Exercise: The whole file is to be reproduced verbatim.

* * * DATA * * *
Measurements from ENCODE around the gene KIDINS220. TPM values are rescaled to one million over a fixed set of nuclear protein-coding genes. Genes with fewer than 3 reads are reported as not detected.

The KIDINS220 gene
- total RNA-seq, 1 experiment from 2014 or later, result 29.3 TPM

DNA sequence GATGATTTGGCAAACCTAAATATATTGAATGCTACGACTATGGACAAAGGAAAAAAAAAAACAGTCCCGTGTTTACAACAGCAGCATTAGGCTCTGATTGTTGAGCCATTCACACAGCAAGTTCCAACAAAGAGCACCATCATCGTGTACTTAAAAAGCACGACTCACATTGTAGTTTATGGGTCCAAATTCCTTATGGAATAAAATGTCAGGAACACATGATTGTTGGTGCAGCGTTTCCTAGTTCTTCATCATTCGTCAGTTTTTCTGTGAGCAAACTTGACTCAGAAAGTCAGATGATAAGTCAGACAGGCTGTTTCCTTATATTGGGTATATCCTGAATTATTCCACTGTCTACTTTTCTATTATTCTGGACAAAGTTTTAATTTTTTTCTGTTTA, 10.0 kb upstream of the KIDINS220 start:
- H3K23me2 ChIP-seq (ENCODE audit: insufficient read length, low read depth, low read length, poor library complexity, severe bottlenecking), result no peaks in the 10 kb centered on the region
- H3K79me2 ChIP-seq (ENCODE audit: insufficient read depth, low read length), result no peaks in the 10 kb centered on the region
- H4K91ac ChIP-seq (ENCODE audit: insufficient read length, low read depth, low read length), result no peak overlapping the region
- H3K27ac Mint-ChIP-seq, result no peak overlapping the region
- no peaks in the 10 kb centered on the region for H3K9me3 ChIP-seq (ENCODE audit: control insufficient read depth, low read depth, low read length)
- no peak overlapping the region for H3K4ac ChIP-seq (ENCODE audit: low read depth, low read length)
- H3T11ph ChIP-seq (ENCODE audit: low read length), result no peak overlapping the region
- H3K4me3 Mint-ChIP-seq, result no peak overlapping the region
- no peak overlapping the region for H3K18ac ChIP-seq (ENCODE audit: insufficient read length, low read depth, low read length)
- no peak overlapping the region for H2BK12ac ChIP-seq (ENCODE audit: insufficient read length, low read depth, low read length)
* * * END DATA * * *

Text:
Measurements from ENCODE around the gene KIDINS220. TPM values are rescaled to one million over a fixed set of nuclear protein-coding genes. Genes with fewer than 3 reads are reported as not detected.

The KIDINS220 gene
- total RNA-seq, 1 experiment from 2014 or later, result 29.3 TPM

DNA sequence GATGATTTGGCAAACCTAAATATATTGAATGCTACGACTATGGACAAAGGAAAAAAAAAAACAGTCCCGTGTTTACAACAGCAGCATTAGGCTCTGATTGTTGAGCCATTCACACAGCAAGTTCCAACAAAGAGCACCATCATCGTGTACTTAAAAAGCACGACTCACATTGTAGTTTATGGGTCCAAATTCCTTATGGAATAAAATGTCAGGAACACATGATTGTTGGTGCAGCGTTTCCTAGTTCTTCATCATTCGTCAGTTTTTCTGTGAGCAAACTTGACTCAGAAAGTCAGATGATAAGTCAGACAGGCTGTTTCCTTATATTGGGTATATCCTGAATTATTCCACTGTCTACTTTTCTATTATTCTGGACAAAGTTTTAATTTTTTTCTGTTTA, 10.0 kb upstream of the KIDINS220 start:
- H3K23me2 ChIP-seq (ENCODE audit: insufficient read length, low read depth, low read length, poor library complexity, severe bottlenecking), result no peaks in the 10 kb centered on the region
- H3K79me2 ChIP-seq (ENCODE audit: insufficient read depth, low read length), result no peaks in the 10 kb centered on the region
- H4K91ac ChIP-seq (ENCODE audit: insufficient read length, low read depth, low read length), result no peak overlapping the region
- H3K27ac Mint-ChIP-seq, result no peak overlapping the region
- no peaks in the 10 kb centered on the region for H3K9me3 ChIP-seq (ENCODE audit: control insufficient read depth, low read depth, low read length)
- no peak overlapping the region for H3K4ac ChIP-seq (ENCODE audit: low read depth, low read length)
- H3T11ph ChIP-seq (ENCODE audit: low read length), result no peak overlapping the region
- H3K4me3 Mint-ChIP-seq, result no peak overlapping the region
- no peak overlapping the region for H3K18ac ChIP-seq (ENCODE audit: insufficient read length, low read depth, low read length)
- no peak overlapping the region for H2BK12ac ChIP-seq (ENCODE audit: insufficient read length, low read depth, low read length)